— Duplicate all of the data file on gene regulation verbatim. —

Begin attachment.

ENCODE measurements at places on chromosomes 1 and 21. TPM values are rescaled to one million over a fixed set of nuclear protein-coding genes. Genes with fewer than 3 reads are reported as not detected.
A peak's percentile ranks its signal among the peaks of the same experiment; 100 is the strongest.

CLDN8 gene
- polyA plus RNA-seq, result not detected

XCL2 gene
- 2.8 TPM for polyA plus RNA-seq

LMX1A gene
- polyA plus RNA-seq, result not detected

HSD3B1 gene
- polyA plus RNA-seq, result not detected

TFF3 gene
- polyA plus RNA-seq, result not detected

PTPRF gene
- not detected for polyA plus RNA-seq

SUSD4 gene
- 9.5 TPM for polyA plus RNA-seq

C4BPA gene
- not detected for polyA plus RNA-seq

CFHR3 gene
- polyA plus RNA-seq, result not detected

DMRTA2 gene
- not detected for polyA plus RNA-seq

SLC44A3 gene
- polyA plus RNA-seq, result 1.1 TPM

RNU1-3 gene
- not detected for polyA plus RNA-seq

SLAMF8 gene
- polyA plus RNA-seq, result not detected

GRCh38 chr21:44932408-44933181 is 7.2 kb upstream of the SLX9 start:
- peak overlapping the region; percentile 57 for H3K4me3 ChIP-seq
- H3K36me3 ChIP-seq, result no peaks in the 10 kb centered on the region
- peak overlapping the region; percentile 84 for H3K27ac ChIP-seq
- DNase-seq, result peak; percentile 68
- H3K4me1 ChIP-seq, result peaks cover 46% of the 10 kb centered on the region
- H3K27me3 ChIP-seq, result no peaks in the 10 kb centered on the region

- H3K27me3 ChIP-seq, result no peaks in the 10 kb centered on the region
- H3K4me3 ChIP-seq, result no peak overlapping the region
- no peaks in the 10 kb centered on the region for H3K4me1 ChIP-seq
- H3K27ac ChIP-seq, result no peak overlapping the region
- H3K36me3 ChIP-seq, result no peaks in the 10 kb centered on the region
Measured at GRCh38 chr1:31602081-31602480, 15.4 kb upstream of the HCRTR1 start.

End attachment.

ENCODE measurements at places on chromosomes 1 and 21. TPM values are rescaled to one million over a fixed set of nuclear protein-coding genes. Genes with fewer than 3 reads are reported as not detected.
A peak's percentile ranks its signal among the peaks of the same experiment; 100 is the strongest.

CLDN8 gene
- polyA plus RNA-seq, result not detected

XCL2 gene
- 2.8 TPM for polyA plus RNA-seq

LMX1A gene
- polyA plus RNA-seq, result not detected

HSD3B1 gene
- polyA plus RNA-seq, result not detected

TFF3 gene
- polyA plus RNA-seq, result not detected

PTPRF gene
- not detected for polyA plus RNA-seq

SUSD4 gene
- 9.5 TPM for polyA plus RNA-seq

C4BPA gene
- not detected for polyA plus RNA-seq

CFHR3 gene
- polyA plus RNA-seq, result not detected

DMRTA2 gene
- not detected for polyA plus RNA-seq

SLC44A3 gene
- polyA plus RNA-seq, result 1.1 TPM

RNU1-3 gene
- not detected for polyA plus RNA-seq

SLAMF8 gene
- polyA plus RNA-seq, result not detected

GRCh38 chr21:44932408-44933181 is 7.2 kb upstream of the SLX9 start:
- peak overlapping the region; percentile 57 for H3K4me3 ChIP-seq
- H3K36me3 ChIP-seq, result no peaks in the 10 kb centered on the region
- peak overlapping the region; percentile 84 for H3K27ac ChIP-seq
- DNase-seq, result peak; percentile 68
- H3K4me1 ChIP-seq, result peaks cover 46% of the 10 kb centered on the region
- H3K27me3 ChIP-seq, result no peaks in the 10 kb centered on the region

- H3K27me3 ChIP-seq, result no peaks in the 10 kb centered on the region
- H3K4me3 ChIP-seq, result no peak overlapping the region
- no peaks in the 10 kb centered on the region for H3K4me1 ChIP-seq
- H3K27ac ChIP-seq, result no peak overlapping the region
- H3K36me3 ChIP-seq, result no peaks in the 10 kb centered on the region
Measured at GRCh38 chr1:31602081-31602480, 15.4 kb upstream of the HCRTR1 start.